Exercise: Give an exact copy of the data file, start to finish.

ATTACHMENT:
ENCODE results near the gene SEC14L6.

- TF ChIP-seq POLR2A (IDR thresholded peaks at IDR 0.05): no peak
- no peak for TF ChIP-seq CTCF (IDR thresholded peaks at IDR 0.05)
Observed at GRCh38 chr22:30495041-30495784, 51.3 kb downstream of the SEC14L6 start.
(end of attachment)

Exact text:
ENCODE results near the gene SEC14L6.

- TF ChIP-seq POLR2A (IDR thresholded peaks at IDR 0.05): no peak
- no peak for TF ChIP-seq CTCF (IDR thresholded peaks at IDR 0.05)
Observed at GRCh38 chr22:30495041-30495784, 51.3 kb downstream of the SEC14L6 start.